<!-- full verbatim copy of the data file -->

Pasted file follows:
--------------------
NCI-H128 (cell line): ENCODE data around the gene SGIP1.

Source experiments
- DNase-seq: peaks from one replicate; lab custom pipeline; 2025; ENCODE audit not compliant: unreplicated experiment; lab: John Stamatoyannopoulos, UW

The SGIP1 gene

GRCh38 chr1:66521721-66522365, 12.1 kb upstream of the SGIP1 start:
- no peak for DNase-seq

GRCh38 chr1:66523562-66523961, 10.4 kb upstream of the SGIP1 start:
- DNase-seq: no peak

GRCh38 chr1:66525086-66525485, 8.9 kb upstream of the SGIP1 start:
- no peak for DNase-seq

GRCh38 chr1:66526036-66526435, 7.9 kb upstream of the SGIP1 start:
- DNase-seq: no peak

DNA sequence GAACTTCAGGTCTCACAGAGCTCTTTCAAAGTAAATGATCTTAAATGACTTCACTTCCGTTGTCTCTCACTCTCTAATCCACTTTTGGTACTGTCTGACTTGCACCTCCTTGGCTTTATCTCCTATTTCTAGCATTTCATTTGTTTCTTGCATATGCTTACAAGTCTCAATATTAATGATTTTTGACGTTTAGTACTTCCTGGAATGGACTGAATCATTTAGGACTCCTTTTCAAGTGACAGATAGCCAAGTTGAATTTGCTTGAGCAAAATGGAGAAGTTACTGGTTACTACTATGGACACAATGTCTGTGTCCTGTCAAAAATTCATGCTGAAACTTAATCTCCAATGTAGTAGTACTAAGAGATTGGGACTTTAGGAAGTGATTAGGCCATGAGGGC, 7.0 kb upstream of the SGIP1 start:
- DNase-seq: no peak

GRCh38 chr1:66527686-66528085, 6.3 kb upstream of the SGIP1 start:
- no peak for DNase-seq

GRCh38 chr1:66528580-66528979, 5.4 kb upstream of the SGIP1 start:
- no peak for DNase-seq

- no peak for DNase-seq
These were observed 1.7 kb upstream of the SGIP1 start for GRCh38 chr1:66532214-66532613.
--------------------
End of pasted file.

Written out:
NCI-H128 (cell line): ENCODE data around the gene SGIP1.

Source experiments
- DNase-seq: peaks from one replicate; lab custom pipeline; 2025; ENCODE audit not compliant: unreplicated experiment; lab: John Stamatoyannopoulos, UW

The SGIP1 gene

GRCh38 chr1:66521721-66522365, 12.1 kb upstream of the SGIP1 start:
- no peak for DNase-seq

GRCh38 chr1:66523562-66523961, 10.4 kb upstream of the SGIP1 start:
- DNase-seq: no peak

GRCh38 chr1:66525086-66525485, 8.9 kb upstream of the SGIP1 start:
- no peak for DNase-seq

GRCh38 chr1:66526036-66526435, 7.9 kb upstream of the SGIP1 start:
- DNase-seq: no peak

DNA sequence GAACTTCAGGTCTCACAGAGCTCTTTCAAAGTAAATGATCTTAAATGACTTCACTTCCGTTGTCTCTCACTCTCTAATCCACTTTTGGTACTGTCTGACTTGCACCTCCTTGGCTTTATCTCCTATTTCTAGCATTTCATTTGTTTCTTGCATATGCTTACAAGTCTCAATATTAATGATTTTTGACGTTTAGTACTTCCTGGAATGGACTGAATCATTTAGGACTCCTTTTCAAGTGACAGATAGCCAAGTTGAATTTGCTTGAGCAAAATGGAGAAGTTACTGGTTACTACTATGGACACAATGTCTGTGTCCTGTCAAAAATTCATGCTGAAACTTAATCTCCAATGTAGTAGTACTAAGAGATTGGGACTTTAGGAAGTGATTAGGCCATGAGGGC, 7.0 kb upstream of the SGIP1 start:
- DNase-seq: no peak

GRCh38 chr1:66527686-66528085, 6.3 kb upstream of the SGIP1 start:
- no peak for DNase-seq

GRCh38 chr1:66528580-66528979, 5.4 kb upstream of the SGIP1 start:
- no peak for DNase-seq

- no peak for DNase-seq
These were observed 1.7 kb upstream of the SGIP1 start for GRCh38 chr1:66532214-66532613.